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Reviewed by:
  • The American People: Census 2000
  • Heili Pals
The American People: Census 2000 Edited by Farley Reynolds and John Haaga Russell Sage Foundation, 2005. 456 pages. $35 (cloth)

The poverty rate for the elderly has decreased from 37 percent in 1959 to only 7 percent in 1999(62). In 2000, only 56 percent of all U.S. children were living with both biological parents (213). Most single-parent families with children are still female-headed: only 2.1 percent were headed by men in 2000 (182). With 53 percent, Miami has the highest share of foreign-born residents among metropolitan areas compared to a mere 3 percent in Pittsburgh and St. Louis (278). Less than 3 percent of American population describes themselves with more than one race (335).

We learn these and many other interesting facts from The American People: Census 2000, edited by Reynolds Farley and John Haaga. It is a compilation of articles on economic inequality, trends in marriage and family, gender disparities, historical cohorts, immigration, and racial composition in the United States. The authors range from the former head of the U.S. Census Bureau, Kenneth Prewitt, to well-known life-course specialists including Mary Hughes and Angela O'Rand.

The authors use simple-to-read statistical analysis (cross-tabulations and percentages) making it an edition that should and could be read both by sociologists but also by a much wider audience. The textbook style and boxes with examples and definitions make it an enjoyable read. All chapters end with a discussion of causes of changes. Thus, the book would be a good one to use in any introduction to population studies course.

In addition to addressing the changes in U.S. population, the book focuses on the changes in census data collection. Specifically, it emphasizes the importance of the census long form and the new American Community Survey, which is replacing the traditional census long form. It is one of the last books written from decennial census; the next ones, in comparison, will employ the annual ACS. Already now many authors have used additional, more frequently collected data sources than the old census long form (Current Population Surveys, General Social Survey, Vital Statistics Reports, Surveys of Income and Program Participation). This shows that continuous data collection is definitely welcome and the decennial census alone as a source is not always sufficient.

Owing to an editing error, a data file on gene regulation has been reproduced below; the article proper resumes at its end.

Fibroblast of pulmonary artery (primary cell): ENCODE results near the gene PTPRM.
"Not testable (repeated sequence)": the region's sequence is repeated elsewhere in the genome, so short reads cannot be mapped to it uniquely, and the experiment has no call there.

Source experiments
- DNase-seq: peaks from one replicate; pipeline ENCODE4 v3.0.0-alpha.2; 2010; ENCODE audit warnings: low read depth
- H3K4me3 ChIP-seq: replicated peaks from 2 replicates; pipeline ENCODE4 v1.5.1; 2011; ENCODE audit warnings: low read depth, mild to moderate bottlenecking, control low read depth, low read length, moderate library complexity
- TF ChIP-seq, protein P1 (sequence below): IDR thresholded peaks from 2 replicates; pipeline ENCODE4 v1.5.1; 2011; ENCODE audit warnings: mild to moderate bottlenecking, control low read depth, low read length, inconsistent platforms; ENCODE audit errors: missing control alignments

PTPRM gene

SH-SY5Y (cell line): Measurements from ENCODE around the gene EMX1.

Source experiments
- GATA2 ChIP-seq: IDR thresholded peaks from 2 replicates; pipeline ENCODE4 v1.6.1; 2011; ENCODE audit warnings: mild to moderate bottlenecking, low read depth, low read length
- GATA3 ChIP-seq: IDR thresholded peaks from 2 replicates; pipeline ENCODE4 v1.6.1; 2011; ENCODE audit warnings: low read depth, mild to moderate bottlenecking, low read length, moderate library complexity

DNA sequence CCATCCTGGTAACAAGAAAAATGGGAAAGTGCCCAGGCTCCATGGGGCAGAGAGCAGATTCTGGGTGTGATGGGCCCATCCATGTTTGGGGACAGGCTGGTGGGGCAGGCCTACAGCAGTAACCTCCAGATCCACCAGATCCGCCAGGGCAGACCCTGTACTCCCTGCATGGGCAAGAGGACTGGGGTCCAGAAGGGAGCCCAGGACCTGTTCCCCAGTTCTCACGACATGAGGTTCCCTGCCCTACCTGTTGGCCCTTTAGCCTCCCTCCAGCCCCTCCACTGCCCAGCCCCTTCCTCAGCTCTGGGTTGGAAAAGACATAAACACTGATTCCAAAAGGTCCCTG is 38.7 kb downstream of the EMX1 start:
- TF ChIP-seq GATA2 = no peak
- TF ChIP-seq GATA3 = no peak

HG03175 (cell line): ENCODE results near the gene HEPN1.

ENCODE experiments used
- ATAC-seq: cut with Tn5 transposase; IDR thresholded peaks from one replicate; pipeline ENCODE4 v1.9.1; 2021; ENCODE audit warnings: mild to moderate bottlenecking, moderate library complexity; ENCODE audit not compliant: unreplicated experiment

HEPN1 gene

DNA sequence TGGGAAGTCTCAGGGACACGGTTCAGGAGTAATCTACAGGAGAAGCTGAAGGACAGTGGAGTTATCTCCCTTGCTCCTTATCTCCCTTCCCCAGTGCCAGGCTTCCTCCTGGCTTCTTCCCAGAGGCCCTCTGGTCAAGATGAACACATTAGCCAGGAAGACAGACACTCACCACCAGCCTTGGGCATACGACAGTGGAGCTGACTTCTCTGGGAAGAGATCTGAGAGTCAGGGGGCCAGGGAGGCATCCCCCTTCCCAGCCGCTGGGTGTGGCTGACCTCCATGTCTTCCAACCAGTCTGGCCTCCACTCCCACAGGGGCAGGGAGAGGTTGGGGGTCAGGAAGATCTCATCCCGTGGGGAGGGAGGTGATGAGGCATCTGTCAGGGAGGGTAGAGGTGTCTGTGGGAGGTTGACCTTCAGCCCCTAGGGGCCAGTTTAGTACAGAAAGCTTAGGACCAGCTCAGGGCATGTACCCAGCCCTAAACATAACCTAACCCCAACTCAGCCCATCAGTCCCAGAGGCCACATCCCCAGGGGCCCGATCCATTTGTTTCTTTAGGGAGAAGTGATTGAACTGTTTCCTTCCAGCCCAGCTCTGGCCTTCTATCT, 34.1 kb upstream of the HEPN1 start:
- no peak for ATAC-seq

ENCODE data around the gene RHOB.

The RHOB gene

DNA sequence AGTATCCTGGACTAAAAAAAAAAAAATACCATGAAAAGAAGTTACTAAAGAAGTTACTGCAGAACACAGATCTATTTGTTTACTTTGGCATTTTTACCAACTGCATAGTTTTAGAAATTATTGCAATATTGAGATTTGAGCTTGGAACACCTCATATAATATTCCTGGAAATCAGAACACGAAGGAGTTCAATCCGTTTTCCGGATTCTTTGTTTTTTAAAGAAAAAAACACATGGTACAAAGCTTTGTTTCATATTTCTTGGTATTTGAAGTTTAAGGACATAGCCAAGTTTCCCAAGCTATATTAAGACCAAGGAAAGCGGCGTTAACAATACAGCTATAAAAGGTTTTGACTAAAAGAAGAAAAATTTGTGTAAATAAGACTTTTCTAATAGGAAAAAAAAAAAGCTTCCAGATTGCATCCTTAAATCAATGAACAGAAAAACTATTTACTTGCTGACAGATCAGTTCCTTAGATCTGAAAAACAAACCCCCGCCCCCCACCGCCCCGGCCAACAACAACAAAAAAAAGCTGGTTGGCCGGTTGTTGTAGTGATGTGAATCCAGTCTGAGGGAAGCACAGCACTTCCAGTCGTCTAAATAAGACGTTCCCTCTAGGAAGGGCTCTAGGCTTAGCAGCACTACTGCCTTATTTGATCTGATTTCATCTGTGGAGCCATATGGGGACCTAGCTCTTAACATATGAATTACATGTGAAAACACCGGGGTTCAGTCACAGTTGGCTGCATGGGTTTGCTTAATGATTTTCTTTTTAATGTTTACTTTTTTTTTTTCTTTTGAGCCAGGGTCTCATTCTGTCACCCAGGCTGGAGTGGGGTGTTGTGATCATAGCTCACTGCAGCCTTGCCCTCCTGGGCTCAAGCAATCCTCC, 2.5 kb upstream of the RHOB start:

The book highlights the potential difficulties in using the ACS data, information that is not easy to find even on the census website. The ACS collects information from about 3 million households per year, compared to the 50 million households that receive the decennial long form. Due [End Page 863] to relatively smaller sample size, different lengths of pooled data are required for different regional areas. Major metropolitan areas have annual information in the ACS, while data in smaller areas should be pooled across two, three or five years, making comparisons across regions not as straightforward (see more tips on using ACS in Taeuber 2006).

One other major problem with the census data, the item non-response, is not addressed in detail. Currently, a large portion of census data is imputed and not flagged for the general public. Many people leave some questions unanswered because they fear for their privacy. For example, 20 percent of the wage and salary information was imputed in 2000 (see Hillygus et al. 2006). While the ACS will be able to employ more qualified interviewers due to continuous employment, the item non-response problem will probably persist. The U.S. Census Bureau should consider using flags so that researchers could test for the imputation effects when using ACS data.

Much attention is focused on changing the census race measurement from a forceful selection of one race in 1990 to the freedom to select up to six races at a time. However, this modification creates complexities in measuring the trends over time. A sound example can be found in O'Hare's discussion on the racial composition of U.S. children in chapter 7. O'Hare finds that there is more racial diversity among children now than there was ever before. Unfortunately, an unknown portion of this increased diversity might...


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